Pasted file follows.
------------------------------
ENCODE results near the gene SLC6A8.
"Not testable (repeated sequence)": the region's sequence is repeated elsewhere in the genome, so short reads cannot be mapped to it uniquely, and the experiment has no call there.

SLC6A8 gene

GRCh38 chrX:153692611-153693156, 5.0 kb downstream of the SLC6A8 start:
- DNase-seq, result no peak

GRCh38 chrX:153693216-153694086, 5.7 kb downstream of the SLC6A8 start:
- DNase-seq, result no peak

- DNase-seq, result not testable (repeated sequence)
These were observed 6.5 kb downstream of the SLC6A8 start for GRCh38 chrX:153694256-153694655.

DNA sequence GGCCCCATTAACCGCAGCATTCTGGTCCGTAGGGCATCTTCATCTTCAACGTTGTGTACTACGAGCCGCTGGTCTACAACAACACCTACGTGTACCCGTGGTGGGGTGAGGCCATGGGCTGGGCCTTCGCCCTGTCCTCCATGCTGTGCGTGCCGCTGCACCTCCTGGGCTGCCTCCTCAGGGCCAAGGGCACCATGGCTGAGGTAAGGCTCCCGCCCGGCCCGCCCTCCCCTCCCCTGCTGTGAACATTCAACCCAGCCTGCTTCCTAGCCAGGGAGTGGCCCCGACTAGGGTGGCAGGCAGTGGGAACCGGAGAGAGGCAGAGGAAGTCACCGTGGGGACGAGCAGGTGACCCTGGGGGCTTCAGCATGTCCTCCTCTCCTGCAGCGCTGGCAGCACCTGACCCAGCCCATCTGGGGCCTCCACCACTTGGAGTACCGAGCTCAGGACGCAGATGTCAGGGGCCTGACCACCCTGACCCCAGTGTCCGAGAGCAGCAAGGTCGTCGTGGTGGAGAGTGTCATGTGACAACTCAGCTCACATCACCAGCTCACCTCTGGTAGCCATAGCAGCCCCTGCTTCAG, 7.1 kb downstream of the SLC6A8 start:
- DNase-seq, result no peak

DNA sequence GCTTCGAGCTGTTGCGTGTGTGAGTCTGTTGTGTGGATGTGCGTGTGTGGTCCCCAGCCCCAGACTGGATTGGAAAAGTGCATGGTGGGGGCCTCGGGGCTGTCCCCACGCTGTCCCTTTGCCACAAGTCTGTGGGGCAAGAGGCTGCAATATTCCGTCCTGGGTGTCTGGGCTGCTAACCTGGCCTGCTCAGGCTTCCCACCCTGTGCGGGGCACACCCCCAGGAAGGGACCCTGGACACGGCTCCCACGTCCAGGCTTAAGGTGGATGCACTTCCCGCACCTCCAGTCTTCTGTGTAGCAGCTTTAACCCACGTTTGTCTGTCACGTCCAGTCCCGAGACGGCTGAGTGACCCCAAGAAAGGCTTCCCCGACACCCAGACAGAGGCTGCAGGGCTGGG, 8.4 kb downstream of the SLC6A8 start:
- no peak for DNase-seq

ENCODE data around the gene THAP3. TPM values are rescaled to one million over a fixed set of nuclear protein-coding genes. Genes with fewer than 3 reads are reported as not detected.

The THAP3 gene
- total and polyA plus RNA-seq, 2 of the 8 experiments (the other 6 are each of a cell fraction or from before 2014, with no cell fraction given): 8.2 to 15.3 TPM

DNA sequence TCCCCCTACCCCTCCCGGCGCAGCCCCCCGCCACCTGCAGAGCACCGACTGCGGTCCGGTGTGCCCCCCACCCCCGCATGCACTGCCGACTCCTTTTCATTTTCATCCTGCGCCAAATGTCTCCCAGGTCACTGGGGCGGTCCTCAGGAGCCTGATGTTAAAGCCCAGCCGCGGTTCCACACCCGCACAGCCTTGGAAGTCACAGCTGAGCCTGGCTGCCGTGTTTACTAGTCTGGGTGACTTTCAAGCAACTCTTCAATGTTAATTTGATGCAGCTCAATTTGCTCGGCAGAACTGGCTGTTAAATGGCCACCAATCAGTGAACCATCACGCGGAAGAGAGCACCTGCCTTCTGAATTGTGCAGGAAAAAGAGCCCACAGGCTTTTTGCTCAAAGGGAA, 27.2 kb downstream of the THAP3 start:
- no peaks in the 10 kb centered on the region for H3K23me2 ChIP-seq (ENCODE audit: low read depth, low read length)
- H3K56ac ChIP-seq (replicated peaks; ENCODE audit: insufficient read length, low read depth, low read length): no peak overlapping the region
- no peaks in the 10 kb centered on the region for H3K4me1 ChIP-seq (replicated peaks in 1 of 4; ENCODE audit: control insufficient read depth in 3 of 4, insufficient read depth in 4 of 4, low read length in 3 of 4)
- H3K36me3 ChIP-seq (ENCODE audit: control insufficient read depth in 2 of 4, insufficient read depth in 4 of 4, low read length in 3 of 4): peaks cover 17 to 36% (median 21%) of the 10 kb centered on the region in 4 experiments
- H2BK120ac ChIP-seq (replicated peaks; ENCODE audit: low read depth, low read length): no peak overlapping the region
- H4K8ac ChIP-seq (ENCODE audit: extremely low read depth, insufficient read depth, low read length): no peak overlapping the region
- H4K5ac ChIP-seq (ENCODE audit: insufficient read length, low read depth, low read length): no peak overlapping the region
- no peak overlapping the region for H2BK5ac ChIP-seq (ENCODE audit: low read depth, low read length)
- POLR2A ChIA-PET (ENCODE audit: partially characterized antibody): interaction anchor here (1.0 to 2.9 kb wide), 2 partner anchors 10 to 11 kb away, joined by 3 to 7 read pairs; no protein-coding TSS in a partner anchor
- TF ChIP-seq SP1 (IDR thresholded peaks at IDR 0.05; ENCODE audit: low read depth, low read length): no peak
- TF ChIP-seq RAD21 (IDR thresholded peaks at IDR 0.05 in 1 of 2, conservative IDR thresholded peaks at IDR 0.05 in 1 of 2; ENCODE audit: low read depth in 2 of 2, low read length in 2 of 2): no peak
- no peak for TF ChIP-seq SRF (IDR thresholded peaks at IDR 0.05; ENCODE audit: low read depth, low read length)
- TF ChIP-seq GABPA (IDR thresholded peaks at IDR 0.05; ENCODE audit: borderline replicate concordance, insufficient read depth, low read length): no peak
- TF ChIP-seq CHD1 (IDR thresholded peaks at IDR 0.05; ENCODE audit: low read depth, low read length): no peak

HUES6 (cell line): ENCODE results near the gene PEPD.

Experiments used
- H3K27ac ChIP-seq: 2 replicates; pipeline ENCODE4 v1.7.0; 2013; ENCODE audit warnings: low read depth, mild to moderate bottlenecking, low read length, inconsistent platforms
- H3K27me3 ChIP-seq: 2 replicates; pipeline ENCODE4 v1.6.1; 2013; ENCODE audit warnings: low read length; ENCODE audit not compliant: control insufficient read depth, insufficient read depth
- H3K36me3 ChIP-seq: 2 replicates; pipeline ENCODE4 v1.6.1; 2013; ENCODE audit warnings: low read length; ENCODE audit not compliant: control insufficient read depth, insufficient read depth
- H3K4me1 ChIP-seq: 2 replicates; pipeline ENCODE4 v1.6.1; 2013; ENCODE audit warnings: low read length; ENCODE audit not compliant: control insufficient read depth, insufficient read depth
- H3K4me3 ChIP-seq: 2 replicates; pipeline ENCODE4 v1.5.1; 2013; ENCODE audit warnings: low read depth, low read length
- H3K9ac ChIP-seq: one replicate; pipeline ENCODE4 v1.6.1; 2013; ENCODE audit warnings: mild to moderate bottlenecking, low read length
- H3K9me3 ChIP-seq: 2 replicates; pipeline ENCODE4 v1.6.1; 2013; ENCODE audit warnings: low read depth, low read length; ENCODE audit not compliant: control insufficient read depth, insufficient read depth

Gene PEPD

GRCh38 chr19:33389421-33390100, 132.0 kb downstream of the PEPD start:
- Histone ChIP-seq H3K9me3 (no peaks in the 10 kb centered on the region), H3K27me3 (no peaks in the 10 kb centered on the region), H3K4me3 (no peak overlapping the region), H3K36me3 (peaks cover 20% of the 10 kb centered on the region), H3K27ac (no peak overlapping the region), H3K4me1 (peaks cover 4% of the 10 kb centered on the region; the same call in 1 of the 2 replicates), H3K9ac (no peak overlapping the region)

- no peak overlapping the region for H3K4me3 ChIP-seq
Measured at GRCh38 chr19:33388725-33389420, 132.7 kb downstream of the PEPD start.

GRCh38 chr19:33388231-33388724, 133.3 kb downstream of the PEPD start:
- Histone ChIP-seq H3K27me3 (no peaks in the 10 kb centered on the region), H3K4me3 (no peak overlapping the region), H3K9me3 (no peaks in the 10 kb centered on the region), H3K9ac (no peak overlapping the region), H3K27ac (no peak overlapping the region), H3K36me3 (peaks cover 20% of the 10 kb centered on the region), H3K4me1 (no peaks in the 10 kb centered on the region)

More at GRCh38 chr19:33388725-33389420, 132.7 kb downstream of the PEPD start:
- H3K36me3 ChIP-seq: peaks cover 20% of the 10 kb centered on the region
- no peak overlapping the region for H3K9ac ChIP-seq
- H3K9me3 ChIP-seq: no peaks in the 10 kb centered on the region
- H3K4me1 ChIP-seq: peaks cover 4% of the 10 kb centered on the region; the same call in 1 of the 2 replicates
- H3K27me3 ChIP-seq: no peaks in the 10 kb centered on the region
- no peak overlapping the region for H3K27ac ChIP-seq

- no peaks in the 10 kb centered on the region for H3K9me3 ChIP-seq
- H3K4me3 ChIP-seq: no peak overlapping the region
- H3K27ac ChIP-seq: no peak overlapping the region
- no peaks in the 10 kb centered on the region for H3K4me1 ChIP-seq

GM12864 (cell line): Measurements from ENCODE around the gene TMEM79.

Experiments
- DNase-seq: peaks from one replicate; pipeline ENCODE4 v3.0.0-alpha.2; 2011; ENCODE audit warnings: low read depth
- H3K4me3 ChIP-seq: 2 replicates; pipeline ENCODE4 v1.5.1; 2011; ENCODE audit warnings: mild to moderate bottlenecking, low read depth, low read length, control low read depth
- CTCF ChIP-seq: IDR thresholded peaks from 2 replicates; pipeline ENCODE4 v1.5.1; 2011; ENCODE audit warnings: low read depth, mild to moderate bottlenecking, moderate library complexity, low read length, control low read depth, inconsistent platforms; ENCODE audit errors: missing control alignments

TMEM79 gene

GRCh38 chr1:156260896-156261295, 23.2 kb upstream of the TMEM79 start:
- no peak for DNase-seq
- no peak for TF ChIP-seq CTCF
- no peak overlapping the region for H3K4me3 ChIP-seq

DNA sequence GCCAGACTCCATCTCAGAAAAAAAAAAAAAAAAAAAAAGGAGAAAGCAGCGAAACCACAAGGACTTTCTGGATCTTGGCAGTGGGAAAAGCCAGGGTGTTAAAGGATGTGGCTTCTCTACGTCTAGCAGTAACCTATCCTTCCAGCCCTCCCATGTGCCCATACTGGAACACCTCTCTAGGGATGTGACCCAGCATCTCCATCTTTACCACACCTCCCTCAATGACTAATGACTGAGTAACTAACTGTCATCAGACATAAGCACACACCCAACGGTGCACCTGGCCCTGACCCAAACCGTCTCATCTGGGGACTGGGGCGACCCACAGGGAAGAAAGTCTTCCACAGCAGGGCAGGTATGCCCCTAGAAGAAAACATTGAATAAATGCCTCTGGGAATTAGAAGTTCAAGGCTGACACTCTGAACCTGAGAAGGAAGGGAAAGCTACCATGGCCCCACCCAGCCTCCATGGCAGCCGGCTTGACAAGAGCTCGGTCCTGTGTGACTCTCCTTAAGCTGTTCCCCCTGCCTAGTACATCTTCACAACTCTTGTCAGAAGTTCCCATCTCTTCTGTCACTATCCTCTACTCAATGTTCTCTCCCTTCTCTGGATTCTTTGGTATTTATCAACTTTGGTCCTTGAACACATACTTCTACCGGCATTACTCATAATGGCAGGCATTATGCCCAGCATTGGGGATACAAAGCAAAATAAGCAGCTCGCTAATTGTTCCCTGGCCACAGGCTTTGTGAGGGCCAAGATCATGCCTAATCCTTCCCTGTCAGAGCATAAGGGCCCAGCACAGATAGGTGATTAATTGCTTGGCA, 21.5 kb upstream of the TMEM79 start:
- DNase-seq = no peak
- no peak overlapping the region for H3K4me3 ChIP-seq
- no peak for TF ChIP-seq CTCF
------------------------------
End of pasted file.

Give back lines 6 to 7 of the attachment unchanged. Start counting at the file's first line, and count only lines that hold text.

GRCh38 chrX:153693216-153694086, 5.7 kb downstream of the SLC6A8 start:
- DNase-seq, result no peak